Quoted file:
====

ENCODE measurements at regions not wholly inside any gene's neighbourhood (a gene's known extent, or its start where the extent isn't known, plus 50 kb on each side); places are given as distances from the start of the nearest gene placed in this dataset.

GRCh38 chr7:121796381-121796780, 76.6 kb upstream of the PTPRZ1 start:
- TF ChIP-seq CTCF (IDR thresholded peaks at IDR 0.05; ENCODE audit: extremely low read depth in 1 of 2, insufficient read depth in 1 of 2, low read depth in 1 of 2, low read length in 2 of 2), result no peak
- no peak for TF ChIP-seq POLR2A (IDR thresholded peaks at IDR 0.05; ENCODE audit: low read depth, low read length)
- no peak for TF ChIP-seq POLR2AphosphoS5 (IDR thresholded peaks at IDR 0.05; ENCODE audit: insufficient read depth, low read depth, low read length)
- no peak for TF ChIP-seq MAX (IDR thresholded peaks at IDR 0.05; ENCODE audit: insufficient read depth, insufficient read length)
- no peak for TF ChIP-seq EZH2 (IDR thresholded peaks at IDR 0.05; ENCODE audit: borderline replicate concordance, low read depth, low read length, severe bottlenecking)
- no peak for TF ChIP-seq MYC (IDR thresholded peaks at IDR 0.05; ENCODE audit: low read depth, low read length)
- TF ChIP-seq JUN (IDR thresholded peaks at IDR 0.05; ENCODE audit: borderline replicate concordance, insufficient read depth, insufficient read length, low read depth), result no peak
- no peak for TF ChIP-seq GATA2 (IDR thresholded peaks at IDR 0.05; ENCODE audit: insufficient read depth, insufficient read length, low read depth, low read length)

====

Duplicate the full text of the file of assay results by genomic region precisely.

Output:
ENCODE measurements at regions not wholly inside any gene's neighbourhood (a gene's known extent, or its start where the extent isn't known, plus 50 kb on each side); places are given as distances from the start of the nearest gene placed in this dataset.

GRCh38 chr7:121796381-121796780, 76.6 kb upstream of the PTPRZ1 start:
- TF ChIP-seq CTCF (IDR thresholded peaks at IDR 0.05; ENCODE audit: extremely low read depth in 1 of 2, insufficient read depth in 1 of 2, low read depth in 1 of 2, low read length in 2 of 2), result no peak
- no peak for TF ChIP-seq POLR2A (IDR thresholded peaks at IDR 0.05; ENCODE audit: low read depth, low read length)
- no peak for TF ChIP-seq POLR2AphosphoS5 (IDR thresholded peaks at IDR 0.05; ENCODE audit: insufficient read depth, low read depth, low read length)
- no peak for TF ChIP-seq MAX (IDR thresholded peaks at IDR 0.05; ENCODE audit: insufficient read depth, insufficient read length)
- no peak for TF ChIP-seq EZH2 (IDR thresholded peaks at IDR 0.05; ENCODE audit: borderline replicate concordance, low read depth, low read length, severe bottlenecking)
- no peak for TF ChIP-seq MYC (IDR thresholded peaks at IDR 0.05; ENCODE audit: low read depth, low read length)
- TF ChIP-seq JUN (IDR thresholded peaks at IDR 0.05; ENCODE audit: borderline replicate concordance, insufficient read depth, insufficient read length, low read depth), result no peak
- no peak for TF ChIP-seq GATA2 (IDR thresholded peaks at IDR 0.05; ENCODE audit: insufficient read depth, insufficient read length, low read depth, low read length)